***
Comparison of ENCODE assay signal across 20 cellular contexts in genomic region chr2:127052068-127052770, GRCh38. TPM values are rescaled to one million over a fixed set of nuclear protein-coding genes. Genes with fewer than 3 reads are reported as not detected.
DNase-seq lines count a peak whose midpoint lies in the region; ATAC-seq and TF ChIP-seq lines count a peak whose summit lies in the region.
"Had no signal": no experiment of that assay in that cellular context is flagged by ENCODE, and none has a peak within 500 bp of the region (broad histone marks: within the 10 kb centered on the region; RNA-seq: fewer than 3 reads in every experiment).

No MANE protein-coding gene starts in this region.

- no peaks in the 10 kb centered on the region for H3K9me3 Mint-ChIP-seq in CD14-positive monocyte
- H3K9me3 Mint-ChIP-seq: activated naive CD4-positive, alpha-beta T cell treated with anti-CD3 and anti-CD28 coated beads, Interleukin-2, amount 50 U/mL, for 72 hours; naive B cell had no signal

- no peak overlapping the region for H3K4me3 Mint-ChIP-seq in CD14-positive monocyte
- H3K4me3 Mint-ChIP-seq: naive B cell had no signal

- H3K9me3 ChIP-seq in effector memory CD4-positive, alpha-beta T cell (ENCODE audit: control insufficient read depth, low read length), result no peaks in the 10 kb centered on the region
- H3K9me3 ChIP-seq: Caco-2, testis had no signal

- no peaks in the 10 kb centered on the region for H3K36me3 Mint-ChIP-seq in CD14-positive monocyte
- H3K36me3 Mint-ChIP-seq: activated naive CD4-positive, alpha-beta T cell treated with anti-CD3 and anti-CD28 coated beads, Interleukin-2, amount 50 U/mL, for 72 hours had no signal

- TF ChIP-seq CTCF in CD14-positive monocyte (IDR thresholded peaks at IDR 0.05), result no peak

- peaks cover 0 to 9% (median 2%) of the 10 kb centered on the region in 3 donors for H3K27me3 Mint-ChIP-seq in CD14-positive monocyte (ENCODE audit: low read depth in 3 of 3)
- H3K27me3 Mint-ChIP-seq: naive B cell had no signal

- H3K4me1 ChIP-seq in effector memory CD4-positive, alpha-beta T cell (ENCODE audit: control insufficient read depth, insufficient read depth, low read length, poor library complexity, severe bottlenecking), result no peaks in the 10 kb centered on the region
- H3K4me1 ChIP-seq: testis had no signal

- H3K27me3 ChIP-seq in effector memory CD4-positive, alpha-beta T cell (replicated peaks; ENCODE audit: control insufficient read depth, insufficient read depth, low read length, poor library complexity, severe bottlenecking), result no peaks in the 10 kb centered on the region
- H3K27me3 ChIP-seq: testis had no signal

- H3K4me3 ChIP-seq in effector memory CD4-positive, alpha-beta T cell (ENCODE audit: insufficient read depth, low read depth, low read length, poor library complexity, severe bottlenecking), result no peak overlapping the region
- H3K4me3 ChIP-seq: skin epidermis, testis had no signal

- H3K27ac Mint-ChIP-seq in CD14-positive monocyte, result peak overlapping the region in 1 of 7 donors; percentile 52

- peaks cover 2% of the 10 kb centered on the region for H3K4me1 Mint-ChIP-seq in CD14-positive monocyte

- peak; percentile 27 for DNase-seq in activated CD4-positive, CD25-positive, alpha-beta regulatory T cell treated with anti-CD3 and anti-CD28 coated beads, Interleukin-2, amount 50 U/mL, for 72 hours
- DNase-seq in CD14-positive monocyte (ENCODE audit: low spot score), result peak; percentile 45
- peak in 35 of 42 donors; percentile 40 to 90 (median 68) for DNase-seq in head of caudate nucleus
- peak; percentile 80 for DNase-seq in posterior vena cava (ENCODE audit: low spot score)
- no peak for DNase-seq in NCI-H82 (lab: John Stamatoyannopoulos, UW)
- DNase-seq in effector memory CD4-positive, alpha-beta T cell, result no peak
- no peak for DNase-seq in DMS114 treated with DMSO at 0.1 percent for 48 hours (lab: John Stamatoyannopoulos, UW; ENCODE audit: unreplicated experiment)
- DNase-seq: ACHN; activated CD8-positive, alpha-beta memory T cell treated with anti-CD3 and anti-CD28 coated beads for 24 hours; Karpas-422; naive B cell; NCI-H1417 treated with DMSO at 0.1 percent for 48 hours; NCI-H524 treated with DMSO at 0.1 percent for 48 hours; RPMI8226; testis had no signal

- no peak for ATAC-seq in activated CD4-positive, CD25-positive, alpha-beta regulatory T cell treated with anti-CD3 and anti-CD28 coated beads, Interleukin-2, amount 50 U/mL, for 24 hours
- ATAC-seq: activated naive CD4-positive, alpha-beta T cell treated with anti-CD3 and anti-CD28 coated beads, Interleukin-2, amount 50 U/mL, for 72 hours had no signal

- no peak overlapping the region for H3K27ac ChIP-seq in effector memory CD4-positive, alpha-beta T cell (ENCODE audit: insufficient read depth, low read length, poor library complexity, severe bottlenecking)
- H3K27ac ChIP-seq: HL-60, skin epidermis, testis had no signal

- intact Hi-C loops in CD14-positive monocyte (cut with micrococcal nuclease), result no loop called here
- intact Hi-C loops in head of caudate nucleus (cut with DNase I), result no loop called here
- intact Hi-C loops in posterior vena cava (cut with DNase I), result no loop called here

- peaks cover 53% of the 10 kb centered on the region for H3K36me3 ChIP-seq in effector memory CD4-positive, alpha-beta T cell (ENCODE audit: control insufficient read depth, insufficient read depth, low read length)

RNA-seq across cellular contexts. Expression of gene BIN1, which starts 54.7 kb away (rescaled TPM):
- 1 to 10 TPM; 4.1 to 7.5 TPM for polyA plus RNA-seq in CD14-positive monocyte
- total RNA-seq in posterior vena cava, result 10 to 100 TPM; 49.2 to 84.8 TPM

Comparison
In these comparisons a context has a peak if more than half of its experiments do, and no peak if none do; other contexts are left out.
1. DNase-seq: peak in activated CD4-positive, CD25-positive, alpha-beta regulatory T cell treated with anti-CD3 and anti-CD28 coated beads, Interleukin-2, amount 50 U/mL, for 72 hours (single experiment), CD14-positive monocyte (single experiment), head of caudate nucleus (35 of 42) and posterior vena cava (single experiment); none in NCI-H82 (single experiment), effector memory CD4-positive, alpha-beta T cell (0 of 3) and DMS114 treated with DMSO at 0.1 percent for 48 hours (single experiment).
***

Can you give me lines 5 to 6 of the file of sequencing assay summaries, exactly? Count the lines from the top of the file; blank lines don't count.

- no peaks in the 10 kb centered on the region for H3K9me3 Mint-ChIP-seq in CD14-positive monocyte
- H3K9me3 Mint-ChIP-seq: activated naive CD4-positive, alpha-beta T cell treated with anti-CD3 and anti-CD28 coated beads, Interleukin-2, amount 50 U/mL, for 72 hours; naive B cell had no signal